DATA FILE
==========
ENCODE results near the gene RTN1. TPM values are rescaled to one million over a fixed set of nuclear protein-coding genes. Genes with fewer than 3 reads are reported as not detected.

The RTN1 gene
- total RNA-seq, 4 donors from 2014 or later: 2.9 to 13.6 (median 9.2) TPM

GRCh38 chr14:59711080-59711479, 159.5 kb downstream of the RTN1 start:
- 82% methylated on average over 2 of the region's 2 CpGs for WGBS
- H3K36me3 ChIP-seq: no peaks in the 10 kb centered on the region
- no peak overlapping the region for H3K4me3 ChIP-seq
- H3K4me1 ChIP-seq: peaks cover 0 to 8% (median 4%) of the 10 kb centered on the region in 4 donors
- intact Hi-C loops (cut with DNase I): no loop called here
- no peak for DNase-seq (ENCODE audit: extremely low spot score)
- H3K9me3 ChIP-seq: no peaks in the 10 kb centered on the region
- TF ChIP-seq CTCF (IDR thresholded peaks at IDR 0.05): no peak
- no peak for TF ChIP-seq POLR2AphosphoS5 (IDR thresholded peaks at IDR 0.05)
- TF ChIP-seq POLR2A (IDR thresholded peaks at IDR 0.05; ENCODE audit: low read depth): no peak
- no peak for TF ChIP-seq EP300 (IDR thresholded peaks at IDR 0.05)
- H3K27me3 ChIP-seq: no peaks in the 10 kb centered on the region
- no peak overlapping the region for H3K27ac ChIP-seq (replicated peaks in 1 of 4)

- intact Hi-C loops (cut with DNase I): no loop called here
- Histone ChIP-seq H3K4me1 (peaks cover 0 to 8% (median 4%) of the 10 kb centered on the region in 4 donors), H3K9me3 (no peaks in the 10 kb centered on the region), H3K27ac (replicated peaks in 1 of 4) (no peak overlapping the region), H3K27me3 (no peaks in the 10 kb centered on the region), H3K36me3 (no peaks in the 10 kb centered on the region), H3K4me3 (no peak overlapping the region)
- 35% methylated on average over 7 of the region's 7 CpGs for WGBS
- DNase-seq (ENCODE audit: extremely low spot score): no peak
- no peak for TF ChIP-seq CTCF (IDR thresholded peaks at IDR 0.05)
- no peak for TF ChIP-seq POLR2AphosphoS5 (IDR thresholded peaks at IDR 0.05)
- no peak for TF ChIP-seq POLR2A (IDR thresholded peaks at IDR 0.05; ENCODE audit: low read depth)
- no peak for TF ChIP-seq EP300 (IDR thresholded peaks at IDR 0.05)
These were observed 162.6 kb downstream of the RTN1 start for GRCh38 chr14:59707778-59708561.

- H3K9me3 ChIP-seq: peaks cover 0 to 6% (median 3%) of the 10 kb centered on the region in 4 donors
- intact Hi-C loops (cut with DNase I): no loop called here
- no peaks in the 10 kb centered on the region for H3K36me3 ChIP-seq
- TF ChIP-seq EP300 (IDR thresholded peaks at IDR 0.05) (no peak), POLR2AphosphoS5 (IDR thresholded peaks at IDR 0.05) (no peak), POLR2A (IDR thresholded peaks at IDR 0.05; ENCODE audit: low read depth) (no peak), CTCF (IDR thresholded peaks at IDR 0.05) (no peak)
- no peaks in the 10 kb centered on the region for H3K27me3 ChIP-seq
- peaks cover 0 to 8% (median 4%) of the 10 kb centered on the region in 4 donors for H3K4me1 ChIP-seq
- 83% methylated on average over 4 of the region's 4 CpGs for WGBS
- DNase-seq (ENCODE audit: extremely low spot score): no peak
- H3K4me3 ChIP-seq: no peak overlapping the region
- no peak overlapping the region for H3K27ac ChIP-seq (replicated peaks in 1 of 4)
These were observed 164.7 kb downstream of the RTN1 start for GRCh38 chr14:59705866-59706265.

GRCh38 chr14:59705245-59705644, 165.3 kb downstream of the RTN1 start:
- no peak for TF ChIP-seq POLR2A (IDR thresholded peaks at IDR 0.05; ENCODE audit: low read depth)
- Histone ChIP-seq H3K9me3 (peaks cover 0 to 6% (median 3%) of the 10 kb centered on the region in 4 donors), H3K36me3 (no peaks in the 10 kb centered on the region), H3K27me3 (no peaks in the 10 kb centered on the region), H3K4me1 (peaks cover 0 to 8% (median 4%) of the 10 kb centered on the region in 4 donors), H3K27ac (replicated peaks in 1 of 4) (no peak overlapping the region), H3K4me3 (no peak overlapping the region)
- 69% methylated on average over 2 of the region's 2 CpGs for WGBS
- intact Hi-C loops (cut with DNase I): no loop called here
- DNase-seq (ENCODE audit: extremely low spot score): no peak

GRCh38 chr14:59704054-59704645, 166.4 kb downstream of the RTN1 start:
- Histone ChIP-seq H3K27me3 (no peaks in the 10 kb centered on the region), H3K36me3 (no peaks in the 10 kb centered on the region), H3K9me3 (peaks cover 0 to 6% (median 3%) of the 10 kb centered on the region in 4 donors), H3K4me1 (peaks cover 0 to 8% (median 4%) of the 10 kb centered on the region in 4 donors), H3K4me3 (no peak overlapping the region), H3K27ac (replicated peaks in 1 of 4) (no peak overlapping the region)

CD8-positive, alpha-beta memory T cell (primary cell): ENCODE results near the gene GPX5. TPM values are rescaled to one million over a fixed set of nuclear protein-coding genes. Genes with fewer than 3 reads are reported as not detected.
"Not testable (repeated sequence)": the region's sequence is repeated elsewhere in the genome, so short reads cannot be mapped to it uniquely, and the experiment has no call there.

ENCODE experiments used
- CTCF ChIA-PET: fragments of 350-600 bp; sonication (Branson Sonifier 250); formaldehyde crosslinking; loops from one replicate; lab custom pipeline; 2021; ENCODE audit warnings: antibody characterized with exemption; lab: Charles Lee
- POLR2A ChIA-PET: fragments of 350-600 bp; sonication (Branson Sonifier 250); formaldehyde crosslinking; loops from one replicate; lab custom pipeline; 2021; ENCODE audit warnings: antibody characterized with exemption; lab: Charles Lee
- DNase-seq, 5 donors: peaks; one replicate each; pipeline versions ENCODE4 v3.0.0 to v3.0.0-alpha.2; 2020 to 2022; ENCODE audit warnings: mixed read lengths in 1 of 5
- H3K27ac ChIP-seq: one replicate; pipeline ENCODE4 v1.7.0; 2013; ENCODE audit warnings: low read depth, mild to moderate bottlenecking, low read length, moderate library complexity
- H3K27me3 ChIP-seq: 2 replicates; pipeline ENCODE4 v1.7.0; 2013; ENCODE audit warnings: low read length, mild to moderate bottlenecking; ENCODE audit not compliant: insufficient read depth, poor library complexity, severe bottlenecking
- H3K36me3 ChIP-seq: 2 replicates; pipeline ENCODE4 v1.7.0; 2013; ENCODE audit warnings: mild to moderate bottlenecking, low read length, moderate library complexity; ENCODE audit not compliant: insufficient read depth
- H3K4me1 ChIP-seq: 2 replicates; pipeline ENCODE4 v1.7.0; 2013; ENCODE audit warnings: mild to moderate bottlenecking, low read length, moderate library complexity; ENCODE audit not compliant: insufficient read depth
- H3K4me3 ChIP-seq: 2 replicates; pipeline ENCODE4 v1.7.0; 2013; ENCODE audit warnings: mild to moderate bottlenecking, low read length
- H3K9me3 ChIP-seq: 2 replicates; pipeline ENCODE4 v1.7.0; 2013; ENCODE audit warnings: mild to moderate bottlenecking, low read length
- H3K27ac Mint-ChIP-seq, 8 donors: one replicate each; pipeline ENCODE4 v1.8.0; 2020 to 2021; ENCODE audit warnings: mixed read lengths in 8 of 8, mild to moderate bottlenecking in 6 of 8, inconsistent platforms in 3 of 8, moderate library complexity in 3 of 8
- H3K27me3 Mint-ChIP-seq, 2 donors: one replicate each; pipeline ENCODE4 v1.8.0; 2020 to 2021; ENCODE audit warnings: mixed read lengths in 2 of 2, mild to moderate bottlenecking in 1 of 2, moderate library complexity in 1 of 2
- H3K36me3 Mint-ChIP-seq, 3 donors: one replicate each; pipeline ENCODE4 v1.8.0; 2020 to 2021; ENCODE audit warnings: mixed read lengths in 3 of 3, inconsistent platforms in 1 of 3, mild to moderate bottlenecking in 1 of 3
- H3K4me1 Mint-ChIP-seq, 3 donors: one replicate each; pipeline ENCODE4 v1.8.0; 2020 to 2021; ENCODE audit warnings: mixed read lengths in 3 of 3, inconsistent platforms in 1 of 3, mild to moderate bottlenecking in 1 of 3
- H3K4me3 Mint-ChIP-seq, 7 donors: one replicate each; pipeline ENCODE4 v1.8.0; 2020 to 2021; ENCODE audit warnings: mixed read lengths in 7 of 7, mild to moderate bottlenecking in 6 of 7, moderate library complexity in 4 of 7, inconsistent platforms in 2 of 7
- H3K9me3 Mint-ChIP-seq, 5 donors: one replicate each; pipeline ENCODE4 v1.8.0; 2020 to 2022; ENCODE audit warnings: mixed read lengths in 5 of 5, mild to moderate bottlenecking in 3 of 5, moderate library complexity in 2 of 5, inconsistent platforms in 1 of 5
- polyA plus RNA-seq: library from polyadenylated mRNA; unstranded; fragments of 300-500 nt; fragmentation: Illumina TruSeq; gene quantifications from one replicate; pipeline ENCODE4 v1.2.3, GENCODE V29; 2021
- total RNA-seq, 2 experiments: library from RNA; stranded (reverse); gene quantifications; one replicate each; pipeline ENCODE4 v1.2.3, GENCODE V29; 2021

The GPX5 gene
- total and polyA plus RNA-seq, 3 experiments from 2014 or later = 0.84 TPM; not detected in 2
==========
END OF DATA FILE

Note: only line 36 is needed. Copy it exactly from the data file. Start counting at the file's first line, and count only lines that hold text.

- no peak overlapping the region for H3K27ac ChIP-seq (replicated peaks in 1 of 4)